Favorite Moment: It is enough just hearing your voices.

Lady traveling South

by pa_woodswoman

Arty Lady....I think it would be wonderful if our paths crossed...and with Libby from Seattle, too! Happy Trails! PA_woodswoman

Lady Traveling South

by Arty Lady

PA Woodswoman's response is spot on for all she says.A mini van is much safer, and you don't have to go outside if it's raining. I've traveled long distances in mine, camping and sometimes staying in the large truck stop chains with no problem. There's a lot of info on the internet about this type of adventure. My additional suggestion would be to get a smart phone from a very good carrier. There were times when my phone was the only one that could get a signal in the backwoods. PA Woodswoman - hope our paths cross some day and we can compare adventures.

Favorite Moment: Just hearing the caller - makes me want to start out on the blue highways again.

Lady going cross country

by pa_woodswoman

Please! Not a pickup! Women traveling alone should be in a vehicle where they can drive away in a dangerous situation. In a pickup, they would have to exit the back to drive off, and be in harm's way. I belong to a group of women campers who travel alone, sleep in our vehicles and safety is paramount. My vehicle is a minivan, and should danger present itself, I can get into the driver's seat and drive away (or run over whoever is posing a threat!). I've traveled thousands of miles in my van in comfort. The rear seats have been removed. I built a cot high enough to store plastic totes underneath for clothes and other items, including a Coleman cooler and stove. Campmor carries a folding potty, if needed during the night. A can of wasp spray is an effective weapon, and properly aimed, would disable an attacker long enough to escape harm. There are many of us in the group, including one woman who is 80 years old, and traveled cross country alone last year with her dog in a 1986 van. Some members camp in cars. Our priority is always safety, followed by enjoyment in seeing where the road goes! It is an economical way to go. I'd be happy to give this lady tips on vehicle camping if you would give her my email address. My best advice: Take the road less traveled! Happy trails!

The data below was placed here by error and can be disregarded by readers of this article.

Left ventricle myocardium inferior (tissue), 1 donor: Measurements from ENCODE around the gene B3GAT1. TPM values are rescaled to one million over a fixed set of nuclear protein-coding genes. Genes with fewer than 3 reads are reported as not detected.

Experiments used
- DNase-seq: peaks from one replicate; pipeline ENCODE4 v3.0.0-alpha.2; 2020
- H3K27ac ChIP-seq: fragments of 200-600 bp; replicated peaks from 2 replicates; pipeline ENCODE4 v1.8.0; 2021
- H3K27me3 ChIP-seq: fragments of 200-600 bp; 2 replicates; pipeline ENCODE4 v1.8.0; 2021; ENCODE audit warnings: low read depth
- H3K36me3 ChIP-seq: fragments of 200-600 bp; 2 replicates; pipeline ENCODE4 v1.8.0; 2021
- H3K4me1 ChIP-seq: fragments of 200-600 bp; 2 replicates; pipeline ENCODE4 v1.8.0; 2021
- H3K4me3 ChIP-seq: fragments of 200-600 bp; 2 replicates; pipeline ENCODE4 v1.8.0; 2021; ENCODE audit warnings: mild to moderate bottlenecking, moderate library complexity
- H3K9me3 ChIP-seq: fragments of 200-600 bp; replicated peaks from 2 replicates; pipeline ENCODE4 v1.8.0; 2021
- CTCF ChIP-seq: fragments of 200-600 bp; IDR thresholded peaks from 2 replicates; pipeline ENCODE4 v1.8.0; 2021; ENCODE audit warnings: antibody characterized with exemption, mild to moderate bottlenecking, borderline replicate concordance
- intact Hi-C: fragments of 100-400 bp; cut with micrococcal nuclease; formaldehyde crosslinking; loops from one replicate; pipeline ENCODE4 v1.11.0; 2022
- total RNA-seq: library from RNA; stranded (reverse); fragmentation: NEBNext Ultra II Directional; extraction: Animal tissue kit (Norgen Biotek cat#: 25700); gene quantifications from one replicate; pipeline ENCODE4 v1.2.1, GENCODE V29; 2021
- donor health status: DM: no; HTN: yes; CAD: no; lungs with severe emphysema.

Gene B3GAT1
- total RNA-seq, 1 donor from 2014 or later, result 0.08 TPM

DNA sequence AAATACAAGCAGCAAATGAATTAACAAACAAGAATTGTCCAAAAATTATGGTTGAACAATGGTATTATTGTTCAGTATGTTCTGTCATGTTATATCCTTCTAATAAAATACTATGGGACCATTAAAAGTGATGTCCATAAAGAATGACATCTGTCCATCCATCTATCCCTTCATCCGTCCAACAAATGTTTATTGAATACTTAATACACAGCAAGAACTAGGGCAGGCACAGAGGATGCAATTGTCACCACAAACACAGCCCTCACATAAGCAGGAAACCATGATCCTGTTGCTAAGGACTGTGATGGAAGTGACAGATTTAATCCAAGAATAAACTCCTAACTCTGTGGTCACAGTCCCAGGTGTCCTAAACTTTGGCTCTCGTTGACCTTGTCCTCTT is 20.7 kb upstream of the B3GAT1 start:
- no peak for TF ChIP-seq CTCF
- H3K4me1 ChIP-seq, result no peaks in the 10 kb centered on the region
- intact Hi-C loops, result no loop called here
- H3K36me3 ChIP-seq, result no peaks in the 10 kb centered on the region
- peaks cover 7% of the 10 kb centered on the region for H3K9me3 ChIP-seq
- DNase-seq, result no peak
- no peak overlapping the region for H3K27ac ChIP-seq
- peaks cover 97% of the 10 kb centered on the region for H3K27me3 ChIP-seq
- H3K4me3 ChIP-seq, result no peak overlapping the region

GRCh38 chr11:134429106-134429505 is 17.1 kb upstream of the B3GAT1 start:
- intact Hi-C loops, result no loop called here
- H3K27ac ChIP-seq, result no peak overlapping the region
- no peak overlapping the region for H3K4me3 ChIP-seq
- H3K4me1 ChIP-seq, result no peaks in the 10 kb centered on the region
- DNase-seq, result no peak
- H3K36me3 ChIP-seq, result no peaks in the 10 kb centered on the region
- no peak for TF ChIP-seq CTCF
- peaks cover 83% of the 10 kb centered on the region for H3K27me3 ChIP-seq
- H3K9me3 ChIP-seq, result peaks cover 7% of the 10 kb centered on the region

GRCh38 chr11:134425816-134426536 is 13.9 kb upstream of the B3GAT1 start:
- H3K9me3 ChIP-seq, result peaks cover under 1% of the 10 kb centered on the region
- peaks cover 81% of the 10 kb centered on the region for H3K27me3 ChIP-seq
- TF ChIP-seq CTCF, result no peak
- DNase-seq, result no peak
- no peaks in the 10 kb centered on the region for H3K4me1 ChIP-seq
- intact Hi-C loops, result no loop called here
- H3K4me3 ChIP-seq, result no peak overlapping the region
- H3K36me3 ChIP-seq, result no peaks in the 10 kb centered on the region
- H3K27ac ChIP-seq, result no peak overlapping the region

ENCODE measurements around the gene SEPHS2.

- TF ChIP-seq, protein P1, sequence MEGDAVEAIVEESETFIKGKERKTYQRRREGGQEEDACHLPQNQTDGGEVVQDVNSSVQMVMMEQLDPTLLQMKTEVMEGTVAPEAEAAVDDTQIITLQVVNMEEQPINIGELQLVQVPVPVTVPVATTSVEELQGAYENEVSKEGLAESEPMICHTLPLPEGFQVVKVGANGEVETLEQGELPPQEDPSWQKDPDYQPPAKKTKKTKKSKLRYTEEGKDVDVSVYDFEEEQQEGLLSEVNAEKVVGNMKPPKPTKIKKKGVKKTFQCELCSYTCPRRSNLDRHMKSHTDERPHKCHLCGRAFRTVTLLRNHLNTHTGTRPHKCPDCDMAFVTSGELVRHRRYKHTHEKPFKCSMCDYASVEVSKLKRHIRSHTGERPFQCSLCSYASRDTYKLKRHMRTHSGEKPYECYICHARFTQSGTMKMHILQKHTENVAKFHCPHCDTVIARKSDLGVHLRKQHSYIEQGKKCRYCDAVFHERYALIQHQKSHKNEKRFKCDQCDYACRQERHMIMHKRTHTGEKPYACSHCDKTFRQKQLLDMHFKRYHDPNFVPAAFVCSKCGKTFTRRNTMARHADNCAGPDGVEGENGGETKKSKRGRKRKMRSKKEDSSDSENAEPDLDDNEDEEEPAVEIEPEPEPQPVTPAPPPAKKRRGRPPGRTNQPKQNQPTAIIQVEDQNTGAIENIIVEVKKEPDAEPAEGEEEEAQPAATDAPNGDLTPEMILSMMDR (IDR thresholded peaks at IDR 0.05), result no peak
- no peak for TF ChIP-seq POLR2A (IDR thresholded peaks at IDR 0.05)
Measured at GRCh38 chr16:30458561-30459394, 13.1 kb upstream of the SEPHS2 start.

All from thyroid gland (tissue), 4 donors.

Favorite Moment: Hearing your laughter!

Lady going cross country

by snapmeyer

IRT the lady leaving Seattle and heading south...My very first thought as to what kind of vehicle was a pickup with a cap on it. Up until 2007 I had a Mazda B-3000 (read: Ford Ranger) manual with an extended cabin and one of those sliding back windows. I sprayed in a liner for the bed and wnet to a local cap company and had one put on with a matching front sliding window so I had access to the bed from the cabin. The cap had side windows that slid open (screened in) so I could sleep back there with a pad and a sleeping bag. I mounted a small shelf at the front of the bed so I could reach my tools (or the cooler) without out cluttering up the cabin. It was perfect for cross country trekking and I could stop anywhere and crash out in the back. So I had a mobile sleeping pad and enough room to store my mountain bike, camping equipment and essentially all my junk, and then some, and keep it locked up. I think she should get over having a pickup and follow your advice on it. Thanks Andrew Meyer San Antonio